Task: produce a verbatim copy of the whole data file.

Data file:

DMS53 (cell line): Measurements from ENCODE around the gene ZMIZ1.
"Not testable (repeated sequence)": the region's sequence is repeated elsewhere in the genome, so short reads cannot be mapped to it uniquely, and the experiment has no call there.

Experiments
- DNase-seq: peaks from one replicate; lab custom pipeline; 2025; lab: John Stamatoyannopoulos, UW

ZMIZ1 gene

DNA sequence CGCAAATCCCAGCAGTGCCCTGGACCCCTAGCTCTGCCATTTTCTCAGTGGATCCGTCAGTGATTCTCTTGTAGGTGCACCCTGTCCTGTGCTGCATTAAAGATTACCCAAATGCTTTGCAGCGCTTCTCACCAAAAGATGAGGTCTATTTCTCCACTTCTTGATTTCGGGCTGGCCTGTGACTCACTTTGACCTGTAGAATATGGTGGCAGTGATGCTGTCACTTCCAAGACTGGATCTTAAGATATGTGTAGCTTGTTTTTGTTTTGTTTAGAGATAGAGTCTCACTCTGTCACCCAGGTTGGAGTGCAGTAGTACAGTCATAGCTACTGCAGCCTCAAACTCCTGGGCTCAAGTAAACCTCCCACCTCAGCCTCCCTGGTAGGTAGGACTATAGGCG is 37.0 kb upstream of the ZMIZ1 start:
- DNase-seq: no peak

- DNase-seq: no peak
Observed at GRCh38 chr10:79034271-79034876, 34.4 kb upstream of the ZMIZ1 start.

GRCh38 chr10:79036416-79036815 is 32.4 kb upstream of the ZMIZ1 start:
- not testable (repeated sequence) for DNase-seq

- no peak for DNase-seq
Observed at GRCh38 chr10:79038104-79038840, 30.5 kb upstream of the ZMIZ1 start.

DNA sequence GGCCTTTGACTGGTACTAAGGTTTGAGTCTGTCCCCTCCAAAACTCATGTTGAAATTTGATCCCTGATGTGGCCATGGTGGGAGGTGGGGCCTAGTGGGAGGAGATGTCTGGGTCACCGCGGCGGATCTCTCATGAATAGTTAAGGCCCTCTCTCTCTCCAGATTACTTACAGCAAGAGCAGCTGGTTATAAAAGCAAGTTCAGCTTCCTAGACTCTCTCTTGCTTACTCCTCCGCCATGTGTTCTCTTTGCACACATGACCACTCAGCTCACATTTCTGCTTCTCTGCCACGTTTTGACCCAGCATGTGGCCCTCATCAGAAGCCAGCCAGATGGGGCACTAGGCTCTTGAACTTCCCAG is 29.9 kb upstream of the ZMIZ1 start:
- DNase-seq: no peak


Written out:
DMS53 (cell line): Measurements from ENCODE around the gene ZMIZ1.
"Not testable (repeated sequence)": the region's sequence is repeated elsewhere in the genome, so short reads cannot be mapped to it uniquely, and the experiment has no call there.

Experiments
- DNase-seq: peaks from one replicate; lab custom pipeline; 2025; lab: John Stamatoyannopoulos, UW

ZMIZ1 gene

DNA sequence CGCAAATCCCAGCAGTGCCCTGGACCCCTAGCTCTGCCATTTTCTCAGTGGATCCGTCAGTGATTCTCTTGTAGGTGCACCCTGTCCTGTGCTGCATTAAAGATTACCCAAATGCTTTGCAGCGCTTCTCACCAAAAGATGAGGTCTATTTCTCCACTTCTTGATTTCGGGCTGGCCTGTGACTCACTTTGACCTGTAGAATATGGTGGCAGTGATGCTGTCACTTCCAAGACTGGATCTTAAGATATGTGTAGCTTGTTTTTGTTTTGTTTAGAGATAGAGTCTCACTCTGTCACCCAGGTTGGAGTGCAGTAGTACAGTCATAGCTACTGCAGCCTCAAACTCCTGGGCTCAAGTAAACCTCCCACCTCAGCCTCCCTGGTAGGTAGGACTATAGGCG is 37.0 kb upstream of the ZMIZ1 start:
- DNase-seq: no peak

- DNase-seq: no peak
Observed at GRCh38 chr10:79034271-79034876, 34.4 kb upstream of the ZMIZ1 start.

GRCh38 chr10:79036416-79036815 is 32.4 kb upstream of the ZMIZ1 start:
- not testable (repeated sequence) for DNase-seq

- no peak for DNase-seq
Observed at GRCh38 chr10:79038104-79038840, 30.5 kb upstream of the ZMIZ1 start.

DNA sequence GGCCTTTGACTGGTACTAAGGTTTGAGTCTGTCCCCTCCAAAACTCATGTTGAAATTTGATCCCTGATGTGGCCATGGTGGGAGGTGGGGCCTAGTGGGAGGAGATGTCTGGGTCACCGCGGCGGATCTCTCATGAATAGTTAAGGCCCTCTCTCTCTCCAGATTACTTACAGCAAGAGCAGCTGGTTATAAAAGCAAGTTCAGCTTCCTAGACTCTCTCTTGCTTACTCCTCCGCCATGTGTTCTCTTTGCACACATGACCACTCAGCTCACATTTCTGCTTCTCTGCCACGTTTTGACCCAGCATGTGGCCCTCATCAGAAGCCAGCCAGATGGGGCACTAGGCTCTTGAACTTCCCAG is 29.9 kb upstream of the ZMIZ1 start:
- DNase-seq: no peak